We're approaching -- actually, it began this week -- the second most significant event on the NFL calendar, behind only the Super Bowl and ahead of the draft. It's called the firing and hiring season, and it began when the Los Angeles Rams dumped coach Jeff Fisher on Monday.
The problem for too many NFL teams, however, is that the firing part is easy and the hiring part is not. Too many teams show little or no imagination in their hires, and that's why they stink.
Such thinking already is evident in media suggestions the past few days that the Chicago Bears should bring in Hall of Fame executive Bill Polian to run their organization, and that the San Francisco 49ers should hire Mike Shanahan, their former offensive coordinator and coach of two Denver Super Bowl champions, to fix what ails them.
Wrong, wrong, wrong.
Polian was great in his time, putting together the Buffalo team that won four straight AFC titles, the Carolina expansion team that reached competitiveness in a hurry and the Indianapolis team that won a Super Bowl after choosing Peyton Manning over Ryan Leaf in the draft.
But he's now 74 years old, has been out of NFL team management for five years, and has spoken admirably of Jay Cutler, the Bears quarterback, who despite great physical skills, never has shown he's more than a journeyman.
Shanahan, who followed Bill Walsh and Mike Holmgren as the architect of the 49ers' offense and actually improved it, then brought the championship twice to Denver, has been out of the league for three years. He's 64 years old, flopped in his last coaching stop at Washington, and, it's worth noting has coached just one playoff victory in 18 years.
He would surely be a popular choice among the 49ers' fans and former players who remember the good days, but what the 49ers need, besides a coach, is to rebuild a front office that has allowed the team's personnel to decline to irreverence. That was not Shanahan's strength.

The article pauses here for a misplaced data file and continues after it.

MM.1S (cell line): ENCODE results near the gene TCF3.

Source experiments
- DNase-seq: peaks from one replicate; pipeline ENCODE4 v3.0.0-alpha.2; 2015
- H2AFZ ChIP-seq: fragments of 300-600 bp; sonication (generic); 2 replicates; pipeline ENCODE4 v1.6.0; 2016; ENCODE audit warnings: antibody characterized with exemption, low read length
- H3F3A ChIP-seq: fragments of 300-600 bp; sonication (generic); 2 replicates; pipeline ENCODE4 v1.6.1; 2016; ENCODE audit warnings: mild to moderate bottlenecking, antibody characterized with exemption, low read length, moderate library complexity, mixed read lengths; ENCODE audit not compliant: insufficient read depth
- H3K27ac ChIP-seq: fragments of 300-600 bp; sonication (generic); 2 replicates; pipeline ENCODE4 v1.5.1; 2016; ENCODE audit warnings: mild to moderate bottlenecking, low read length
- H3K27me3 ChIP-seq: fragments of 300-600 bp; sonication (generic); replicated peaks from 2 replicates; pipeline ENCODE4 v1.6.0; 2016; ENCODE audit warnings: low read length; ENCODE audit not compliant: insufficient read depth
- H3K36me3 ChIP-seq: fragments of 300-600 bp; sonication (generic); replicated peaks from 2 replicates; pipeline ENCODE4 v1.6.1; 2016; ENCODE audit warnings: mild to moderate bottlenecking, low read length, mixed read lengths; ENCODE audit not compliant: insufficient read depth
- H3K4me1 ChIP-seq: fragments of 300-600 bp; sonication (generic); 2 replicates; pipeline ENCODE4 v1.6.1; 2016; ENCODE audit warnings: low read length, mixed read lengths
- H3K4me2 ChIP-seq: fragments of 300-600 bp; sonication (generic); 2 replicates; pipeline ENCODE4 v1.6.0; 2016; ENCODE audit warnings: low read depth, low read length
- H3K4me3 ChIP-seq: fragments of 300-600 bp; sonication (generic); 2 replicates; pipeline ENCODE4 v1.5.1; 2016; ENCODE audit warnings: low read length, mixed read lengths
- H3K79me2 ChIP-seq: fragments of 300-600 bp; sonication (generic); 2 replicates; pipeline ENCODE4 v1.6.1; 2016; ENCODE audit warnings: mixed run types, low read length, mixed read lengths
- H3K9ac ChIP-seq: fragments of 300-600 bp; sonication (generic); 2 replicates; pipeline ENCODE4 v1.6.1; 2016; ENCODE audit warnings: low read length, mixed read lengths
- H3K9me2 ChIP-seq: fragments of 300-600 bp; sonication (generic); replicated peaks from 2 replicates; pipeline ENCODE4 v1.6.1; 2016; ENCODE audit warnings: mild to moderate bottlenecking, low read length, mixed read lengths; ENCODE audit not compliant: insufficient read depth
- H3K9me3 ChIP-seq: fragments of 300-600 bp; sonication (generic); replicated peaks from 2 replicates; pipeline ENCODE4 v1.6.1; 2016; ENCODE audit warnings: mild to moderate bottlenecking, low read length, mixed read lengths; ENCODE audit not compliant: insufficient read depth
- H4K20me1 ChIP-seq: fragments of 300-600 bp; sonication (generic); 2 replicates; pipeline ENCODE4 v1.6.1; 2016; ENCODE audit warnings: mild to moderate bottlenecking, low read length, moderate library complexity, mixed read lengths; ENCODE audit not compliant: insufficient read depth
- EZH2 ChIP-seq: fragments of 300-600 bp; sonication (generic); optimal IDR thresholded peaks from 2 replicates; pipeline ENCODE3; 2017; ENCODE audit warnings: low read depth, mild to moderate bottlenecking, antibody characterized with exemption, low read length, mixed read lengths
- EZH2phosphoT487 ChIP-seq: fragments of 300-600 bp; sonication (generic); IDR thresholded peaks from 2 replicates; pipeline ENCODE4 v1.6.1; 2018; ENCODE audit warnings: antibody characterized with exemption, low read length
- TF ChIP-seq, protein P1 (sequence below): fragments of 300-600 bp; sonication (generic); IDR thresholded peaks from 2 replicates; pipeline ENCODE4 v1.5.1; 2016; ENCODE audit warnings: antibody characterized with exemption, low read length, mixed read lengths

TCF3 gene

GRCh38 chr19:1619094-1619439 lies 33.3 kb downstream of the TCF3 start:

So, while Polian and Shanahan have great resumes, why would anyone think they are the men you want to rebuild a franchise going forward?
And that in a nutshell is the problem too many NFL franchises have: the inability to choose the next great thing, rather than the last great thing.
Robert Kraft, the New England Patriots owner, was laughed at nearly two decades ago when he hired Bill Belichick, who had flopped at Cleveland, as his coach. But Kraft saw something in Belichick, including his ability to learn and adapt after his initial failure. It's worth remembering there's a coach in the Hall of Fame, Bill Parcells, who never won a postseason game when he did not have Belichick on his staff.
Baltimore Ravens coach John Harbaugh was an unconventional pick as head coach because his background had been mostly coaching special teams. But as a head coach, he won a Super Bowl and has been in the playoffs almost every year.
Fans of teams hoping a great name from the past can revive them ought to study the Washington experiment. The Redskins brought back Joe Gibbs as their coach after an 11-year hiatus, but the magic that produced three Super Bowl champions simply was not there any longer.
What teams should be looking for are younger men with new ideas, preferably men who have been around enough to be exposed to more than one way of doing things.
Two years ago, the Bears hired Ryan Pace, who had worked for just one team (New Orleans) as their general manager. Pace never had to worry about finding a quarterback, for example, because he had Drew Brees with the Saints and a quarterback-friendly coach, Sean Payton.
Trent Baalke, the latest architect of the San Francisco disaster, had been a scout for the Jets and Redskins before landing with the 49ers. Just a guess, but if Belichick saw anything in Baalke, he would have taken him with him when he left the Jets to go to the Patriots. Instead, Baalke wound up in Washington working under Vinny Cerrato, who had failed previously as a San Francisco personnel boss.
That's not exactly nepotism, but it works about the same way.
Granted, there is no sure-fire way to find the next great coach or general manager.
The normal path is to look at the best teams, but Belichick has not done a good job of developing a coaching tree because he has his finger in so much of what the Patriots do that his assistants rarely have been able to develop.
Several of Belichick's assistant coaches have flopped as head coaches.
Meanwhile, Gibbs and the late Bill Walsh, another Hall of Fame coach, traced their lineage back to the late Hall of Famer Sid Gillman. The late Chuck Noll learned under the great Paul Brown. One difference was that, in those days of yore, coaching staffs were so small that assistants had to take on more responsibility than some do today.
Nonetheless, the job that Jim Bob Cooter has done with Matt Stafford in Detroit, or Kyle Shanahan (son of Mike) in Atlanta, seem certain to get them some looks as prospective head coaches, and if the 49ers, for example, want a Shanahan, maybe they ought to look at the one who used to run around the field shagging balls for his dad's players.
All we know with any certainty is there will be a lot of names floated in the weeks to come. The bad teams are often more interesting than the good ones, especially this time of year.
--Ira Miller is an award-winning sportswriter who has covered the National Football League for more than five decades and is a member of the Pro Football Hall of Fame Selection Committee. He is a national columnist for The Sports Xchange.